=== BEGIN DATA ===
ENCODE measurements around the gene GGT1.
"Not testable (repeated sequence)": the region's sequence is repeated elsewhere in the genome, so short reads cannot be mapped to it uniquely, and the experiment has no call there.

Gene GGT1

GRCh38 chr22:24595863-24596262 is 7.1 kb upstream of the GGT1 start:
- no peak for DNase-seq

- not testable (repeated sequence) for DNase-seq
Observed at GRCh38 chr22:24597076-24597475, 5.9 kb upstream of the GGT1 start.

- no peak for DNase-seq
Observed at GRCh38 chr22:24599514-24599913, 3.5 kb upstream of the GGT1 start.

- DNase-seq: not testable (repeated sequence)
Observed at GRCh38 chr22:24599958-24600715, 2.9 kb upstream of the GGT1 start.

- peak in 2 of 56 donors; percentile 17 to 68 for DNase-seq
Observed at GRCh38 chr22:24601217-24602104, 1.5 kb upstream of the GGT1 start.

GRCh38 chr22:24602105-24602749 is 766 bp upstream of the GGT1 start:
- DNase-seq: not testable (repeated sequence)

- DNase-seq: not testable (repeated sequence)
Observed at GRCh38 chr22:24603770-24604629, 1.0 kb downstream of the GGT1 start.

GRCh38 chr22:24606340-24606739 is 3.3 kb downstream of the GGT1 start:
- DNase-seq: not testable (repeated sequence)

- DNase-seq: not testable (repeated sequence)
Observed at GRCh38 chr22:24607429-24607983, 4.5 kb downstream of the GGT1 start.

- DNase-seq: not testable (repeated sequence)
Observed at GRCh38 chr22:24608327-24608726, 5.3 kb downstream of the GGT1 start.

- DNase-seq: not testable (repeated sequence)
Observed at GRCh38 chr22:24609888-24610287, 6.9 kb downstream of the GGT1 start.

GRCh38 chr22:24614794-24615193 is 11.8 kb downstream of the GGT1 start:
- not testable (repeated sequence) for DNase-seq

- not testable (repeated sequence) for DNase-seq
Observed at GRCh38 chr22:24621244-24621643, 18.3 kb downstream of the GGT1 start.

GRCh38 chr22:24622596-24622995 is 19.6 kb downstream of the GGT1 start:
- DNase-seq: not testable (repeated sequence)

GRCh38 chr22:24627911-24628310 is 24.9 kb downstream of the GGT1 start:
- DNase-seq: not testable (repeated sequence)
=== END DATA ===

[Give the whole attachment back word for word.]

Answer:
ENCODE measurements around the gene GGT1.
"Not testable (repeated sequence)": the region's sequence is repeated elsewhere in the genome, so short reads cannot be mapped to it uniquely, and the experiment has no call there.

Gene GGT1

GRCh38 chr22:24595863-24596262 is 7.1 kb upstream of the GGT1 start:
- no peak for DNase-seq

- not testable (repeated sequence) for DNase-seq
Observed at GRCh38 chr22:24597076-24597475, 5.9 kb upstream of the GGT1 start.

- no peak for DNase-seq
Observed at GRCh38 chr22:24599514-24599913, 3.5 kb upstream of the GGT1 start.

- DNase-seq: not testable (repeated sequence)
Observed at GRCh38 chr22:24599958-24600715, 2.9 kb upstream of the GGT1 start.

- peak in 2 of 56 donors; percentile 17 to 68 for DNase-seq
Observed at GRCh38 chr22:24601217-24602104, 1.5 kb upstream of the GGT1 start.

GRCh38 chr22:24602105-24602749 is 766 bp upstream of the GGT1 start:
- DNase-seq: not testable (repeated sequence)

- DNase-seq: not testable (repeated sequence)
Observed at GRCh38 chr22:24603770-24604629, 1.0 kb downstream of the GGT1 start.

GRCh38 chr22:24606340-24606739 is 3.3 kb downstream of the GGT1 start:
- DNase-seq: not testable (repeated sequence)

- DNase-seq: not testable (repeated sequence)
Observed at GRCh38 chr22:24607429-24607983, 4.5 kb downstream of the GGT1 start.

- DNase-seq: not testable (repeated sequence)
Observed at GRCh38 chr22:24608327-24608726, 5.3 kb downstream of the GGT1 start.

- DNase-seq: not testable (repeated sequence)
Observed at GRCh38 chr22:24609888-24610287, 6.9 kb downstream of the GGT1 start.

GRCh38 chr22:24614794-24615193 is 11.8 kb downstream of the GGT1 start:
- not testable (repeated sequence) for DNase-seq

- not testable (repeated sequence) for DNase-seq
Observed at GRCh38 chr22:24621244-24621643, 18.3 kb downstream of the GGT1 start.

GRCh38 chr22:24622596-24622995 is 19.6 kb downstream of the GGT1 start:
- DNase-seq: not testable (repeated sequence)

GRCh38 chr22:24627911-24628310 is 24.9 kb downstream of the GGT1 start:
- DNase-seq: not testable (repeated sequence)